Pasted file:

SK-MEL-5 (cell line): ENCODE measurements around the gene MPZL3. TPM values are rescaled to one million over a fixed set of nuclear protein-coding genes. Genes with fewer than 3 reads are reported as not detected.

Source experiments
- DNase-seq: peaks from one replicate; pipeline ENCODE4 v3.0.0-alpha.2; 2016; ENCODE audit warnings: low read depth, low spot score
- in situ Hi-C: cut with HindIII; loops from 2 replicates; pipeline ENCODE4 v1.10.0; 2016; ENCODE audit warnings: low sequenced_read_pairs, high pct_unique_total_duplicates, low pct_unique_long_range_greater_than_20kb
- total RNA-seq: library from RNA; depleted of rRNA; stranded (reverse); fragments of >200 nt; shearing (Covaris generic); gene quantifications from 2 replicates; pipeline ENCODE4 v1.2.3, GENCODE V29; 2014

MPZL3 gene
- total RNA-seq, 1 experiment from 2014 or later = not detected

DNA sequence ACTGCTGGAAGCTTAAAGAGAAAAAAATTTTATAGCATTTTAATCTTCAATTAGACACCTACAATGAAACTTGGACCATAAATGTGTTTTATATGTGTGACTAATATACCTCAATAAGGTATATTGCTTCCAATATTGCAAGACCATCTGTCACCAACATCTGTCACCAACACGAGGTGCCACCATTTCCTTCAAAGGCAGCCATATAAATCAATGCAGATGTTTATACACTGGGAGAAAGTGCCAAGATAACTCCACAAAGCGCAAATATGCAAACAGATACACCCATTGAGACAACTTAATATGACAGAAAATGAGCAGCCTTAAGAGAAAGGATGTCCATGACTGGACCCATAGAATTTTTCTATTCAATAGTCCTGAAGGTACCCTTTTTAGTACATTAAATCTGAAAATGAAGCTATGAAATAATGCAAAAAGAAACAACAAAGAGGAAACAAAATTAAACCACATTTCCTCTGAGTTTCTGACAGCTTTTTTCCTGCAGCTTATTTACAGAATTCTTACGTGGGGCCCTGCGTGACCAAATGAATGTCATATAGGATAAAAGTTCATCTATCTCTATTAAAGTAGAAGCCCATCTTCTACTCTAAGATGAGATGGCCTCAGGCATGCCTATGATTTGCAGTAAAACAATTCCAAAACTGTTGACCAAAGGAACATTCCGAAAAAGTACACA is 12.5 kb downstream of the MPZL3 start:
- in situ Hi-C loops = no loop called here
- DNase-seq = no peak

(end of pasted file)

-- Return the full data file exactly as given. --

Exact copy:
SK-MEL-5 (cell line): ENCODE measurements around the gene MPZL3. TPM values are rescaled to one million over a fixed set of nuclear protein-coding genes. Genes with fewer than 3 reads are reported as not detected.

Source experiments
- DNase-seq: peaks from one replicate; pipeline ENCODE4 v3.0.0-alpha.2; 2016; ENCODE audit warnings: low read depth, low spot score
- in situ Hi-C: cut with HindIII; loops from 2 replicates; pipeline ENCODE4 v1.10.0; 2016; ENCODE audit warnings: low sequenced_read_pairs, high pct_unique_total_duplicates, low pct_unique_long_range_greater_than_20kb
- total RNA-seq: library from RNA; depleted of rRNA; stranded (reverse); fragments of >200 nt; shearing (Covaris generic); gene quantifications from 2 replicates; pipeline ENCODE4 v1.2.3, GENCODE V29; 2014

MPZL3 gene
- total RNA-seq, 1 experiment from 2014 or later = not detected

DNA sequence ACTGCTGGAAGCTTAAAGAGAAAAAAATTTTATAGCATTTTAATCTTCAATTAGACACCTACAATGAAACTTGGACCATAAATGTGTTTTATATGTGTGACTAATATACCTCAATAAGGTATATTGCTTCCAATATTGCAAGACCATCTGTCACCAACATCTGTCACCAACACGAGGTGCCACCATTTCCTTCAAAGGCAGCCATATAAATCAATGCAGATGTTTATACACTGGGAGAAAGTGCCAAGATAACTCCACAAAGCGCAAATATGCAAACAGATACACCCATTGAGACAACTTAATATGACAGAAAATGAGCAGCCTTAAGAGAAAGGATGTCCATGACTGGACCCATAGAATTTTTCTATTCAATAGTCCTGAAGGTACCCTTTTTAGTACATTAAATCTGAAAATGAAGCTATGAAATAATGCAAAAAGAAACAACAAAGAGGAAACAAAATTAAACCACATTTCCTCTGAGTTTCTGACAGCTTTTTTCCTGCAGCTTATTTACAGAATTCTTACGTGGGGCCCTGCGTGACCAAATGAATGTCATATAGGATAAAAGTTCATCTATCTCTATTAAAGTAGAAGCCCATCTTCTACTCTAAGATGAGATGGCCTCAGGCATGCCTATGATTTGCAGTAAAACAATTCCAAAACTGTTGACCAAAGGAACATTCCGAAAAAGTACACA is 12.5 kb downstream of the MPZL3 start:
- in situ Hi-C loops = no loop called here
- DNase-seq = no peak